I'm running UML in Linux 3.2 (Debian) in SKAS0 mode. I compiled UML with defconfig. 
Now I try to  poked in the source to figure out how Preemption is done
in UML. I came so far to understand that there is a ptrace-ing parent and 
for each UML process a userspace-slave process on the host: 
arch/um/os-Linux/skas/process.c:userspace(). This routine also has the jump to 
interrupt_end() which calls schedule(). I saw that SIGALRM handler is installed
for that ptrace-ing parent and the userspace() loop catches SIGALRM for the
traced slave. However I didnt see it being called. Only the ptrace-ing parent
gets SIGALRM and the signal handler arch/um/os-Linux/signal.c:hard_handler() 
is called directly. With my understanding there must be some connection between
hard_handler() and the call to interrupt_end() inside the userspace() loop, but I 
cannot find any, I cannot figure out how Preemption is initiated when the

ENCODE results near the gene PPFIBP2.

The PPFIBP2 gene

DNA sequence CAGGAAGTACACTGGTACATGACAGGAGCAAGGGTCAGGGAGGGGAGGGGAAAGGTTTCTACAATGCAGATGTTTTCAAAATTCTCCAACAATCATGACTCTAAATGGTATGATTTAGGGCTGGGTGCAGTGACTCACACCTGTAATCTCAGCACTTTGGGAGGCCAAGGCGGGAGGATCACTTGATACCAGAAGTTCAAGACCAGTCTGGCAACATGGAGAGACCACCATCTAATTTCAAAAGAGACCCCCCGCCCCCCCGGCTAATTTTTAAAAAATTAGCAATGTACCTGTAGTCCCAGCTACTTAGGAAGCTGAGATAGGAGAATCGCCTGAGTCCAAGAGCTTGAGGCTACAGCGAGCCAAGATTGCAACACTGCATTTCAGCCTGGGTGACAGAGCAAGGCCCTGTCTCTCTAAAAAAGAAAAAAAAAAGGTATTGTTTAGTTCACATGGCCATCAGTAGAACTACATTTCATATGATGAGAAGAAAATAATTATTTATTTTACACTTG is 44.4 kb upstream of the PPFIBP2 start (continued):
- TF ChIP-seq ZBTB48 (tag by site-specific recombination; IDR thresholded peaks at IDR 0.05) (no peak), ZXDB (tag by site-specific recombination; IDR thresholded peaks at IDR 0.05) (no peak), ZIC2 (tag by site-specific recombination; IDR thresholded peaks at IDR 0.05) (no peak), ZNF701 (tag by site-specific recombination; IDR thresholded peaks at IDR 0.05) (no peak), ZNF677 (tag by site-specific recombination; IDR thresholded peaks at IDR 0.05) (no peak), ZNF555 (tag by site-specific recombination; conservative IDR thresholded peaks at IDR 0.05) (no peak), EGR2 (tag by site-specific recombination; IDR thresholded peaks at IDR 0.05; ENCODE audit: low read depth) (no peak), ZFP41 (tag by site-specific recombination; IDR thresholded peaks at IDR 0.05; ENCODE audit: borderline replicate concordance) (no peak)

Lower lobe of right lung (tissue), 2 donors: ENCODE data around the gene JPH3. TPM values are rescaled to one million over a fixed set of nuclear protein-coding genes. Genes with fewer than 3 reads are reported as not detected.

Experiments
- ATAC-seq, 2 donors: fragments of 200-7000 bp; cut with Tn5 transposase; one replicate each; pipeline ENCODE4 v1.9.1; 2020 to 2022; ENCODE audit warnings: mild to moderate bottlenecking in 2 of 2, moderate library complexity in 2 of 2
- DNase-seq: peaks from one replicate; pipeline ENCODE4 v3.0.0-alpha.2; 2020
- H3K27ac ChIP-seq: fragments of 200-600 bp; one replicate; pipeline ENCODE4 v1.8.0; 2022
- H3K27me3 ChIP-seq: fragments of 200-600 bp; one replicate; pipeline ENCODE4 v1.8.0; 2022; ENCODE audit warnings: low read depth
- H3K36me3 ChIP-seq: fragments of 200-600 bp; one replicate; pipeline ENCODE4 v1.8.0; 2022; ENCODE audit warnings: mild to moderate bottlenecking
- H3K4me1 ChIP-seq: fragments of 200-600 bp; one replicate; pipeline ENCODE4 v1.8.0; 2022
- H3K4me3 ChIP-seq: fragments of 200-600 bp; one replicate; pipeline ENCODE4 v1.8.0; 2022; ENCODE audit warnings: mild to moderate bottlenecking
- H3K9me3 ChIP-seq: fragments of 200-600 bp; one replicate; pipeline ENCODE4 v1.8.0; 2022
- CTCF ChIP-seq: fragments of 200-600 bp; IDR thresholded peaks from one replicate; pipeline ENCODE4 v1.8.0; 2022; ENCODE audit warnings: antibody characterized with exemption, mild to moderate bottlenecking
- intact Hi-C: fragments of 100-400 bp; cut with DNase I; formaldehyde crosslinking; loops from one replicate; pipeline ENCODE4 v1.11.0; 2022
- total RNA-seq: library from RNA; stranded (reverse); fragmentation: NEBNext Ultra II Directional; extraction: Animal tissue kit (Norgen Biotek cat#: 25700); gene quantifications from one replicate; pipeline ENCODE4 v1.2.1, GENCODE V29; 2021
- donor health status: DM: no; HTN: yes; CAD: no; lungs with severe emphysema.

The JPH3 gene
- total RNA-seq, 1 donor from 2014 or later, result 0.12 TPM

SIGALRM arrives. 
I wonder: Is all kernel code implementing cooperative threading ? Is there 
no preemption when in kernel space?
If a userspace process runs a loop "while(1);" and therefore never calls out
to the kernel, how can another process been sheduled? The ptrace-ing parent's 
userspace() loop will never get control back. 
I can also see a variable userspace_pid[0] that I assume is the active
slave-process and that there is only one such process running at any time,
the others are stopped?
I'm really curious how Preemption is done internally in UML, any insight would 
be welcome.
Some question at the side: can you call longjmp from within a signal
handler? My first assumption was that UML uses longjmp from within
the SIGALRM handler to implement preemption, butseems not to .
-- Thanks Konrad